Political fireworks explode in Baltimore County session

This Just In. . .

July 10, 1998|By Dan Rodricks

ELECTION year follies: Baltimore County Council offers post-Fourth fireworks. Monday night, as last-minute candidates flocked to the Towson election board office two blocks away, the council crackled with political hostility, climaxing with a fiery exchange between Councilman Vince Gardina, a Perry Hall Democrat, and former Councilwoman Berchie Lee Manley, a Catonsville Republican whose husband, John, is running for her old seat.

The verbal pyrotechnics started with a squabble over historic preservation. Republican Doug Riley offered an amendment adding the old Catonsville High School's 1930 wings to the county's permanent preservation list - a move Democrats took as a partisan attempt to embarrass Council Chairman Sam Moxley. Moxley is the Catonsville Democrat who beat Berchie Manley in the 1994 election. He and the other five councilmen support a $6 million renovation plan to demolish the 1930 wings and redevelop the old school's 1924 core as a community center. Gardina publicly accused Riley of offering his amendment at the last minute for purely political purposes.

Then Berchie Manley spoke during time reserved for public speakers after the formal council meeting. She was upset with the council's vote on Catonsville High. She wanted the wings preserved.

"Gentlemen, please!" she said. "You're supposed to think about the people. Vince, you came in as a representative of the people. I see you changing. And you're changing politically, and that grieves me, too."

Red-faced with anger, Cousin Vinnie abandoned the council's normal practice of not responding to public speakers and accused Berchie M. of abandoning the people's interests by supporting a redistricting plan in 1991 that divided Essex between his Fifth and Dundalk's Seventh councilmanic districts.

"Mrs. Manley," he said, "isn't it true that your husband is running for the County Council? And isn't it also true that Councilman Riley asked him to run for that office?" Berchie denied that. Doug shook his head "no" in agreement.

"Furthermore," Vince continued, clearly angry, "as far as your concern about communities, when you sat on this council, you ignored the people of Essex and Middle River and voted to split that district right down the middle. I think your credibility as a community representative is in question, Mrs. Manley, and that might be why you got voted out of office."

"Oh, I don't think so," she replied.

The Catonsville High amendment was defeated 6-1, followed quickly by the retributive tabling of a seemingly innocent Riley-sponsored bill to give seized bicycles to private Citizens on Patrol groups.

Dundalk Democrat Lou DePazzo said his motion to table Doug Riley's bicycle bill wasn't political at all. He admitted, however, that Riley's perceived political provocations are "kind of wearing my nerves down."

Then, like most fireworks shows, the bickering suddenly ended.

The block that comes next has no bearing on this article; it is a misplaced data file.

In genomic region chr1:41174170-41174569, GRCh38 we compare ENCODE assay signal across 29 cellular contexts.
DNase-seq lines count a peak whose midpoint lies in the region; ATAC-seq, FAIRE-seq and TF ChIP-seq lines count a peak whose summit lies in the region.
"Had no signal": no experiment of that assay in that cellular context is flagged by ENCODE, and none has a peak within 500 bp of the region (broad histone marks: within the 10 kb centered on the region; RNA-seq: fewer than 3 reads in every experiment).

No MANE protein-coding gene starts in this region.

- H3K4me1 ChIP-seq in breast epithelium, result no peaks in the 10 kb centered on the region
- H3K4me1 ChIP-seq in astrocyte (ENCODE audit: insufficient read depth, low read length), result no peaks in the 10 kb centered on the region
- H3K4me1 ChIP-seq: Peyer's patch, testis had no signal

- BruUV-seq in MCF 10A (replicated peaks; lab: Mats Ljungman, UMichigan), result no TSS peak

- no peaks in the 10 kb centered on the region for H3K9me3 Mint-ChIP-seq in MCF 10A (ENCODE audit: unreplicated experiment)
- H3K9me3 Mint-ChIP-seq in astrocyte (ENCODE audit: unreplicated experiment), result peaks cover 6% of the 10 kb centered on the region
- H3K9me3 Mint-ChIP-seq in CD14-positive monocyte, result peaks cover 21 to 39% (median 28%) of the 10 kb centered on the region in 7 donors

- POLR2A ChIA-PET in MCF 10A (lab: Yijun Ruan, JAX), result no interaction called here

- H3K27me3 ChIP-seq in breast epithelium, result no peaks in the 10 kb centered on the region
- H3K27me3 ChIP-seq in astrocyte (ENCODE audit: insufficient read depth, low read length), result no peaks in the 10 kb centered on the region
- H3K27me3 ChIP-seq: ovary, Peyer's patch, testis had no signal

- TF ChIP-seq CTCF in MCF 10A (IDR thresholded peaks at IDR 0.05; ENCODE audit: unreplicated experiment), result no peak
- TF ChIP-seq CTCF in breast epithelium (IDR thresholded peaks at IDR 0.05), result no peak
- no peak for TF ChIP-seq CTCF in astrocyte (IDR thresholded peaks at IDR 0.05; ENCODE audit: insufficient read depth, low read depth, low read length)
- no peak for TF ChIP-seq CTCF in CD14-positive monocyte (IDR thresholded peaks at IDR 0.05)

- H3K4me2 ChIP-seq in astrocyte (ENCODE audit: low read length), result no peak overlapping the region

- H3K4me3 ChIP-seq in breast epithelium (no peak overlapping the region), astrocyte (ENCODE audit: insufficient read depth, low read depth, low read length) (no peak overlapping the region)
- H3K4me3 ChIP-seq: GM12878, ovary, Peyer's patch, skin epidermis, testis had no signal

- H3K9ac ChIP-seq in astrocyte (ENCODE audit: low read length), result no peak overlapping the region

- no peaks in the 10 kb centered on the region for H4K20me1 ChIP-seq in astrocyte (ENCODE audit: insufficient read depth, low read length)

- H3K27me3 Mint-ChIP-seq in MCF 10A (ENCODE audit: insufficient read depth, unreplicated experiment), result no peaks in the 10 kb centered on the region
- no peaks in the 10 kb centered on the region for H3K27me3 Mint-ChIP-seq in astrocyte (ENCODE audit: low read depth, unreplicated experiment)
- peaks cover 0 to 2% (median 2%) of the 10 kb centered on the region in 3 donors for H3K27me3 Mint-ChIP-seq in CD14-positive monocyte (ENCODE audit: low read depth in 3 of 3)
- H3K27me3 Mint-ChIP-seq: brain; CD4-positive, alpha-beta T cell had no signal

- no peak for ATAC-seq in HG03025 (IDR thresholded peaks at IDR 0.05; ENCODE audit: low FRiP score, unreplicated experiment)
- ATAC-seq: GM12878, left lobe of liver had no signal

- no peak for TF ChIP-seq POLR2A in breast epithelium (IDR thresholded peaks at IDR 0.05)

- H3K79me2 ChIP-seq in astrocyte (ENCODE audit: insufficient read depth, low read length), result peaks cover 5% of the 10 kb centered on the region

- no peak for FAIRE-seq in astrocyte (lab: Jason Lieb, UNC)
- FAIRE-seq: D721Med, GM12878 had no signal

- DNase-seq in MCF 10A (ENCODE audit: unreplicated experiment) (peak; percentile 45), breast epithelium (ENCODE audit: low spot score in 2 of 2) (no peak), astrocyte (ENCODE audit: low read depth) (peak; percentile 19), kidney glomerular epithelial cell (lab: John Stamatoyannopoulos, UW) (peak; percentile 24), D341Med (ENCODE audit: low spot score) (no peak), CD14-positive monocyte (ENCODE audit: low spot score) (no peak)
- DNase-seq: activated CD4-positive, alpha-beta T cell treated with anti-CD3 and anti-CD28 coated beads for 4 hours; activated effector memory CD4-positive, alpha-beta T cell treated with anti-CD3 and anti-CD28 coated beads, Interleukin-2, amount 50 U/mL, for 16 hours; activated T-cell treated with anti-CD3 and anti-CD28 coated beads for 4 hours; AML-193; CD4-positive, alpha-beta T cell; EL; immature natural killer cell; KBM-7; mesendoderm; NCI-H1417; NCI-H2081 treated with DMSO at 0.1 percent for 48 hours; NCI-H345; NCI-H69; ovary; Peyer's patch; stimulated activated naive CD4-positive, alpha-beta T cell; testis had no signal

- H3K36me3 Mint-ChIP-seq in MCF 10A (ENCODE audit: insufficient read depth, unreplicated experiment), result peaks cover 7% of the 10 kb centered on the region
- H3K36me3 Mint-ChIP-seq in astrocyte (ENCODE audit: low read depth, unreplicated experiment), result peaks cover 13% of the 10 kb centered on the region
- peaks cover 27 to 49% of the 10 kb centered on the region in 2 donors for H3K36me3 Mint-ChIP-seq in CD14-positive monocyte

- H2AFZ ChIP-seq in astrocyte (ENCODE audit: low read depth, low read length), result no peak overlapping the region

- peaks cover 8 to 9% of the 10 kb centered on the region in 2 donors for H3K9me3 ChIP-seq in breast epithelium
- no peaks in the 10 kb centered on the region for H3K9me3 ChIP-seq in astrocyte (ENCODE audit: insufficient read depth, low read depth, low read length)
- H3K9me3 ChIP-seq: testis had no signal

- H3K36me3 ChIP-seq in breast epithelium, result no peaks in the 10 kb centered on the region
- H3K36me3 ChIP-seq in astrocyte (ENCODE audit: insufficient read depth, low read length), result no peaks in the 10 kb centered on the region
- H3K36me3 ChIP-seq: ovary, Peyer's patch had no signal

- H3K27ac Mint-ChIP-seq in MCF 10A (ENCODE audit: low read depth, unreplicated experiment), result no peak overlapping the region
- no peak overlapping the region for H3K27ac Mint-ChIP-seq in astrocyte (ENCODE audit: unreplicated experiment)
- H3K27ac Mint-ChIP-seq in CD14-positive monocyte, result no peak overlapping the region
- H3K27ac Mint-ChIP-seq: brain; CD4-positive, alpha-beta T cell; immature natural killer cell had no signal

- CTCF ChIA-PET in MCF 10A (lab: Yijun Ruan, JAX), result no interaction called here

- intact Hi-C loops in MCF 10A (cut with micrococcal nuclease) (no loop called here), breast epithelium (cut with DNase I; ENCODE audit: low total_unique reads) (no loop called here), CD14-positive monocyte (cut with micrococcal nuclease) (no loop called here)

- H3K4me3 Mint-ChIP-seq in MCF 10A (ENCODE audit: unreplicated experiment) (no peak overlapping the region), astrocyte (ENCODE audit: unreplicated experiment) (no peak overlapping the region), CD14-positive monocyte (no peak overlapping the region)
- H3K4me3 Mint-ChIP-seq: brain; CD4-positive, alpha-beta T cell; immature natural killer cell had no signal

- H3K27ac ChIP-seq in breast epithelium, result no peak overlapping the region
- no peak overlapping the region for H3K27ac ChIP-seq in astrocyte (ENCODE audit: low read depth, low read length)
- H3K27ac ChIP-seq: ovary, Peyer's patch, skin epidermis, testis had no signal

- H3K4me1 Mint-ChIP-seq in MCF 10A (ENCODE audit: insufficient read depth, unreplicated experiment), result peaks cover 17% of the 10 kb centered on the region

Sam Moxley, the center of much of the fighting, shook his head after the meeting. "I'm embarrassed," he said.

Don't be, Sam. It's an election year.

Jingle jangle

I'd just like to say: God bless William Donald Schaefer, God bless the state of Maryland and God bless the United States of America. . . . If Wayne Curry, the Prince George's County executive, is so miffed at the governor for not providing his county with as much school construction money as neighboring Montgomery received, then why did he co-author a letter (with the Montgomery County executive) to IThe Washington Post in May boasting of "record amounts of school construction funds" from the 1998 General Assembly session? Curry is either confused or a hypocrite. . . . We've heard some bad ones over the years, but Eileen Rehrmann's radio jingle - her "marshaling" campaign march song - might be the worst ever. It's not cheesy. It's faux-cheesy - musical Velveeta, if you will - as if someone actually meant it to be bad. (So bad, it's good?) Maybe it's from the same musical genius who brought us "The Schmoke Train" ditty a few years ago.

Getting on the good foot

Louie Goldstein had incredible energy; he was famous for showing up at events all over Maryland, all hours of the day, to make public appearances. How did the long-time comptroller manage it? What was his secret? "Fresh socks," Goldstein explained to Cliff Dowling, Harford County tourism director, several years ago. "Always keep a clean pair of socks in the car, change them at 5 o'clock, and you're ready to go for the evening."

Nice vs. naughty

TJI's cultural correspondent Joey Amalfitano reports: "Danny, me and Maxine headed down Costas Inn to get some crabs last week when we were floored by a twin billboard on North Point Boulevard. There on the left was a milk ad highlighting, with his picture, Cal Ripken, nice and wholesome. On the right, an announcement for Dreamers, an adult-style nightclub. Over our first steamed male, I mentioned to Maxine that it was probably accidental, but, hey, don't the billboard companies have someone in charge of juxtaposition? Geesh!"

This Just In appears each Monday, Wednesday and Friday. Dan Rodricks can be contacted at 410-332-6100, via the Internet at TJIDAol.com, or by post at The Sun, 501 N. Calvert St., Baltimore, Md., 21278.

Pub Date: 7/10/98

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